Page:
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Family Leguminosae
Crotalaria retusa Linn.
Ao ye ye bai he

Scientific names Common names
Crotalaria cuneifolia (Forssk.) "Schrank, p.p.A" Aragay (Mang.)
Crotalaria cuneifolia Raf. Buli-buli (Tag.)
Crotalaria hostmannii Steudel Kalog-kalog (Bis.)
Crotalaria retusa Linn. Kataua (Sub.)
Crotalaria retusifolia Stokes Palpaltog (Ilk.)
Dolichos cuneifolius Forssk. Putokan (Tag.)
Lupinus cochinchinensis Lour. Big yellow pupbush (Engl.)
  Devil bean (Engl.)
  Popbush (Engl.)
  Rattlebox (Engl.)
  Rattleweed (Engl.)
  Rattle pea (Engl.)
  Wedge-leaf rattlepod (Engl.)
Putokan is a local name shared by (1) Crotalaria retusa, kalog-kalog (2) Crotalaria quinquefolia, suso-susoyan,and (3) Physalis angulata, putokan.
Crotalaria retusa L. is an accepted name. The Plant List

Other vernacular names
AFRIKAAN: Akidimuo, Alatunse, Koropo, Saworo, Yara.
CHINESE: Ao zhu shi dou, Diao qun cao, Ao ye ye bai he (Taiwan).
FRENCH: Cascavelle jaune, Casse-cavelle, Cha cha, Cliquette, Pistache marron, Pistache tard, Pois france marron, Pois rond marron, Pois-zombi, Pois-zombi jaune, Pwa zombi, Sonnette, Tcha-tcha.
GERMAN: Abgestumpfte crotalaria.
GUJARATI: Ghughra.
HAWAIIAN: Pete-pete.
HINDI: Ghunghunia.
MALAYALAM: Kilukiluppa, Mathru-ghathini, Chana, Kilukilikki, Thanthaalakkotti.
PORTUGUESE: Chocalho, Guizo de cascabel, Mato-pasto-roxa.
RUSSIAN: Krotaliariia prituplennaia.
SPANISH: Cachimbito, Cascabel fétido, Cascabelillo, Guisante de cascabel, Maraquita, Maromera, Sonajuelas, Zapatico.
TELUGU: Pottigilligichacha.
THAI: Hing hai.
TURKISH: Küt krotalarya.

Kalog-kalog is a half-woody plant growing to a height of 1 meter high. Leaves are alternate, simple, oblanceolate, 6 to 8 centimeters long, 2 to 2.5 centimeters wide, and with rounded ends. Pea flowers are yellow, arranged along a simple terminal flowering stalk (raceme) about 15 centimeters long. Fruits are inflated, smooth, cylindrical pods, 4 centimeters long and 1 centimeter wide, containing several, loose, flattened, black rounded seeds, 3 millimeters in diameter.

- A common weed and a hindrance to cultivation and maintenance of orchards and plantations.
- Occasionally utilized as a cover crop and for green manuring.

- Study of seeds yielded proximate values of moisture 15.00, fiber 37.50, ash 15.00, crude protein 4.37, oil 15.00, and carbohydrates 13.13%. (see study below) (3)
- Study isolated a pyrrolizidine alkaloid, monocrotaline.
- Phytochemical screening of leaf, stem, seed, pods and flowers yielded saponins, tannins, alkaloids, and sterols. Leaf showed highest concentration of phenols (67.35 ± 1.153 mg GAE/g of extract). (see study below) (17)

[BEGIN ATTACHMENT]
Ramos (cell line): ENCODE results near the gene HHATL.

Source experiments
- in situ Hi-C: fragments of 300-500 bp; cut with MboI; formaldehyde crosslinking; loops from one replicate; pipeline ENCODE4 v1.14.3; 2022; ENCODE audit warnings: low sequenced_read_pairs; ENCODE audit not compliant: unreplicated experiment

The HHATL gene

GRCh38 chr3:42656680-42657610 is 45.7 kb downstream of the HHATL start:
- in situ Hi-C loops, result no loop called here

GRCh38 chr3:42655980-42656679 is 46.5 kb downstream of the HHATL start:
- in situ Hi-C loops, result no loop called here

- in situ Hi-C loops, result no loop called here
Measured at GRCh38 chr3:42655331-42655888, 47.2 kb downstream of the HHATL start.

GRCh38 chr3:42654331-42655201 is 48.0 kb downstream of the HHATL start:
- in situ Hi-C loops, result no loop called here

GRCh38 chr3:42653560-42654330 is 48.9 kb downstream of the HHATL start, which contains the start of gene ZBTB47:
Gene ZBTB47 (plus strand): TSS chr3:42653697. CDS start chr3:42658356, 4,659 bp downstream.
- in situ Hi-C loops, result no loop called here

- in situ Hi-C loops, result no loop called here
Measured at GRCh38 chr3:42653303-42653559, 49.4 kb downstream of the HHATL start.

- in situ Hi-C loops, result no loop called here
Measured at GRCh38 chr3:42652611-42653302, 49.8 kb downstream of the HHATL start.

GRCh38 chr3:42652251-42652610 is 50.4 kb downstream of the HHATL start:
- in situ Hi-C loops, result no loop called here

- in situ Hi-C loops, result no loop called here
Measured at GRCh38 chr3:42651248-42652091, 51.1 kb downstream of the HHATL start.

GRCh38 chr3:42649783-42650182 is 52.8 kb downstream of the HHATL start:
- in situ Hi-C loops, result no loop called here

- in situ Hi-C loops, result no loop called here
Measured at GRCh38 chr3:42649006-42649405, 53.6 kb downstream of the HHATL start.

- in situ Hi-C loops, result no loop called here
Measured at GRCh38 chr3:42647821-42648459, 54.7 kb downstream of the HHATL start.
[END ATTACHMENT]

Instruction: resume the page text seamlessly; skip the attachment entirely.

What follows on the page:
- Phytochemical screening of crude extract of leaves yielded alkaloid++, steroid++.
flavonoid+, tannin+, reducing sugar++, with an absence of saponin and phenol. (see study below) (18)

- Plant is nematode-resistant.
- Known as a butterfly host plant.
- Toxicity concern because of pyrrolizidine alkaloid content.
- Studies have suggested clastogenic, leishmanicide, antivenom, neurotoxic, antioxidant, clot lysis, antiproliferative, antimicrobial properties.

Parts used
Whole plant.


- Flowers and leaves reportedly eaten as vegetable.
- In Vietnam, seeds are roasted and eaten.
- No reported folkloric medicinal use in the Philippines.
- In Ayurveda, plant vitiated kapha, vata, cough, dyspepsia, fever.
- Powdered seeds mixed with milk used for increasing body strength; also used for skin diseases.
- In Cameroon, plant used in the treatment of eczema.
- In Tamil Nadu, India, plant used for cough, dyspepsia, fever, cardiac disorders, stomatitis, diarrhea, scabies, impetigo.
- In Zaria, northern Nigeria, powdered plant mixed with roasted black caraway, taken in small quantities for stomach coli and flatulence. Squashed flowers with added potash, cooked into a soup, and taken for amenorrhea. For scabies, decoction of whole plant used for bathing.
- Roots used for hemoptysis.
- Leaves mixed with those of Crotalaria quinquefolia, consumed or applied externally for fever, scabies, lung afflictions, and impetigo.
- In Bangladesh, tribal people in the Chittagong Hill tracts use fresh juice and paste of leaves and seeds for skin diseases.
- In India, seeds used for skin infection, constipation and pain. (10)
- Fiber: Bark and stems are sources of strong fiber; used for cordage and making canvas. (17)
- Dye: In East Africa, used as dye plant. (17)
- Oil: Seed yields a non-edible, non-dryiing oil, with potential for use in making shampoo, creams, and shoe polish. (17)
- Livestock hazard: Poses a potential hazard to livestock because of pyrrolizidine alkaloid content.

Study of extracts from the fruits of Crotalaria retusa showed a dose-dependent increase in the frequency of chromosomal aberration in mice. No aberrant cells were seen with the leaf extracts. (2)